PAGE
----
By Bri Munoz '18
On Tuesday, February 2, Zach Ingrasci ’12 and Chris Temple ‘12 paid their alma mater a visit to show current students and faculty what they’ve been up to since graduation. A summer research project in- between their sophomore and junior years gave them an experience of a lifetime and a documentary film called “Living on One.” The film followed the pair’s journey for eight weeks in Guatemala as they lived on a dollar a day to experience what they had only been able to read about in the classroom.
The success of that film allowed the CMC grads to pursue another documentary, this time on the other side of the world in Zaatari, a Syrian refugee camp in Jordan. The film is entitled “Salam Neighbor” and its promotion was the main reason for their visit. They spent the entire day on campus inspiring students who visited the refugee tent, attended one of their Athenaeum talks, or came to the evening screening of “Salam Neighbor.”
As soon as Zach and Chris arrived at around 10 a.m., they set up the refugee tent in the middle of north quad provided by the United Nations High Commissioner for Refugees, the same as those used in Zaatari. During the late morning, Zach and Chris were accessible to all who walked by, friendly and welcoming to anyone who wanted to know more about their projects.
Along with the refugee tent, the alumni brought virtual reality (VR) simulators with them for students to get the 360 ̊ experience of what it’s like to be situated in a refugee camp. Many students had never experienced VR before, and they described it as a dizzying, yet eye-opening experience.
At 11:45 a.m., Zach and Chris headed to their first event, a lunch talk at the Athenaeum. The two gave an engaging presentation about their unusual path after graduation. They certainly didn’t attend CMC with the intent of becoming filmmakers. However, inspired by professors and countless discussions of third world development, they took a leap of faith and headed to Guatemala. They’ve never looked back since, as the film project that was supposed to embody eight weeks, turned into a three-year journey of editing, producing, and touring the film around the country.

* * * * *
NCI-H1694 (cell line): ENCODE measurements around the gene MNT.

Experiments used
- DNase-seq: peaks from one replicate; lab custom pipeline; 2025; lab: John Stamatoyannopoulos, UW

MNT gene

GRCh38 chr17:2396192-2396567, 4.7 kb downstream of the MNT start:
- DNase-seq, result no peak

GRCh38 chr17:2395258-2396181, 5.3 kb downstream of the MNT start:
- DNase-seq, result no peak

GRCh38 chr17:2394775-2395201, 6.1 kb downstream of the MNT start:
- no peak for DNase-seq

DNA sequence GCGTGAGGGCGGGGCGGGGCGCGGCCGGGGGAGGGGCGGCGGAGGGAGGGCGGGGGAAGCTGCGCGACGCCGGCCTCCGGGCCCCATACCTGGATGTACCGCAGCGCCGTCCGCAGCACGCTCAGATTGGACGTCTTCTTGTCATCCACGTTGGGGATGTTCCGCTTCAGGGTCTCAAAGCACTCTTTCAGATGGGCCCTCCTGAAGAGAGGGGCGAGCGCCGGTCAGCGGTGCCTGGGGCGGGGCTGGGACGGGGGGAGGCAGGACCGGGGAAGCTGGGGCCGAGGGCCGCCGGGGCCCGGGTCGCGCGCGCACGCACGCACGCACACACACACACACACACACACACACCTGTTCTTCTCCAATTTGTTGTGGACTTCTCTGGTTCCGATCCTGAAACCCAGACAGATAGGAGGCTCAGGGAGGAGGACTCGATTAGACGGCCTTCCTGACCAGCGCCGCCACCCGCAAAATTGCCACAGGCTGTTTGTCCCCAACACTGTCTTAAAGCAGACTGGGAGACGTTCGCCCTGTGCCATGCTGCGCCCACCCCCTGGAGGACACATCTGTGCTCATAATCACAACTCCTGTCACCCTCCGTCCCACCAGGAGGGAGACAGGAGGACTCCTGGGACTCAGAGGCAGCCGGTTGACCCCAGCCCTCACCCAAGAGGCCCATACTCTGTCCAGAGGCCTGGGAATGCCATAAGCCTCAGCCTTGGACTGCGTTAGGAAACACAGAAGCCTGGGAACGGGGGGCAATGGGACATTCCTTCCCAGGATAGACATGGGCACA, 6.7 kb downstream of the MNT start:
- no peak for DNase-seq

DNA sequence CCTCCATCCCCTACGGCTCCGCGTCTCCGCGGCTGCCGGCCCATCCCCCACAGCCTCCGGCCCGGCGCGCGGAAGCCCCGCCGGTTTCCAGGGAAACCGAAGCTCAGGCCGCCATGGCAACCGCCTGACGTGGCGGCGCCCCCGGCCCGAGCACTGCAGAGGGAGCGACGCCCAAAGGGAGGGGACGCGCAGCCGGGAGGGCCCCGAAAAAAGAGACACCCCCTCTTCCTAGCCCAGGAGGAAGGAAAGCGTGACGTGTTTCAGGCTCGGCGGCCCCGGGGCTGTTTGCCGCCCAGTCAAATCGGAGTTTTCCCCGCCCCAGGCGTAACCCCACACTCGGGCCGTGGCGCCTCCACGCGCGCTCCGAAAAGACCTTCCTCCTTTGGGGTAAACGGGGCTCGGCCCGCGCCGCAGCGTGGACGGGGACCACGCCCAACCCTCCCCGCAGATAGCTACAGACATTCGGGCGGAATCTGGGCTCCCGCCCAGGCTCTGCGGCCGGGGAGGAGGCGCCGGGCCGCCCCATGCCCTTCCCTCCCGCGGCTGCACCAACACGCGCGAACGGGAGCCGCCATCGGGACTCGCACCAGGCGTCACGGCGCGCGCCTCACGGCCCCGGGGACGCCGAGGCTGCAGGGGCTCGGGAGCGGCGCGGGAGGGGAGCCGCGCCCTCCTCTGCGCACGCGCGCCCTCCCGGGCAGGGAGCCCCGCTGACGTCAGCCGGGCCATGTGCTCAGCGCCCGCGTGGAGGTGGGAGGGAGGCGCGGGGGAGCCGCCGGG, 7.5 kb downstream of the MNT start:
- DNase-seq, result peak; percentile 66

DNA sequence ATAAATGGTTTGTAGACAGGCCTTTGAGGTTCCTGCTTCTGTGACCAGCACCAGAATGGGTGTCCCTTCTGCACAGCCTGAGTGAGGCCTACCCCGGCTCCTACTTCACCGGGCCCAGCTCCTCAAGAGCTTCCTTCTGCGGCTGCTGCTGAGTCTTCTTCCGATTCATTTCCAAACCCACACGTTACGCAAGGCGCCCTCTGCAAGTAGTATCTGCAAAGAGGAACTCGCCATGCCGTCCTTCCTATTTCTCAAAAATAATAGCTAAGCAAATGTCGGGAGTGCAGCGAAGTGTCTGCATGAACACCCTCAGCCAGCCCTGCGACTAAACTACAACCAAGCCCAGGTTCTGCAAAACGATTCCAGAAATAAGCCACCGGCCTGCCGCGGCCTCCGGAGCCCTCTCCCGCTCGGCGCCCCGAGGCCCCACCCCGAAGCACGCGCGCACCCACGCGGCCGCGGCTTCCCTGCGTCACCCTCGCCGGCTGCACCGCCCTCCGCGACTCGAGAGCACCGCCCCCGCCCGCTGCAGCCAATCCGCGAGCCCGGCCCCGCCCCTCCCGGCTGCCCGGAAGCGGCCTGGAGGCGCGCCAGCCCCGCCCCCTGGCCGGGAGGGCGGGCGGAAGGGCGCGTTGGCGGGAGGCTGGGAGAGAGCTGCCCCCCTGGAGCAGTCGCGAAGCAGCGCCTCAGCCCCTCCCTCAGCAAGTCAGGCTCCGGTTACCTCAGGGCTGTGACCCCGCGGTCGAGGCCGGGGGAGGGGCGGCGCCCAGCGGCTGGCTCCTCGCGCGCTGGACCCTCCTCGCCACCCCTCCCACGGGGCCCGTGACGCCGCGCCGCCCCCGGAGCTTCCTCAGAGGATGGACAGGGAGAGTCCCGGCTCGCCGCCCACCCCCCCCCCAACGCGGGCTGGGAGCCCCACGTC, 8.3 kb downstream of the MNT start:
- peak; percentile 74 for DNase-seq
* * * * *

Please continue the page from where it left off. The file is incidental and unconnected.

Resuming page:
Their lunch talk was about this journey, about the uncertainties and risks involved in their career, and more importantly about the rewards it can reap. They get to wake up every day and truly enjoy what they do. When they’re up all night caught in a productive brainstorm, they hardly feel it fair to describe what they do as “work.”
After their talk, they returned to the refugee tent to sit down with students for casual conversation.. The filmmakers met with students in microfinance related clubs and human rights organizations on campus, discussing the social sector for a career path, the adventures of travel, and more.
“Chris really encouraged us to find a job in which we never stop learning,” said Isabella Romeo ’18. “It resonated pretty strongly with me, and I definitely hope to keep it in mind when I’m figuring out what I want to do after CMC.”
For a final presentation at the ATh, Zack and Chris went over the logistics of acquiring permission for the film, and described the hospitality offered by the community. They joked about how it was much more difficult convincing their parents than the United Nations that it was a safe endeavor. The mission of their film was of course to educate the world about the refugee strife, but more importantly, to bring to light the humanity in those displaced, as it certainly seems to be lost in the media’s portrayal of the situation.
“Salam Neighbor” was screen in McKenna Auditorium, immediately following their talk. The documentaries follows the personal stories of several refugees Zach and Chris had the pleasure of befriending. This theme of brotherhood, of an uncommon bond that transcends nationality, was extremely potent in the film. Audience members found the film incredibly powerful.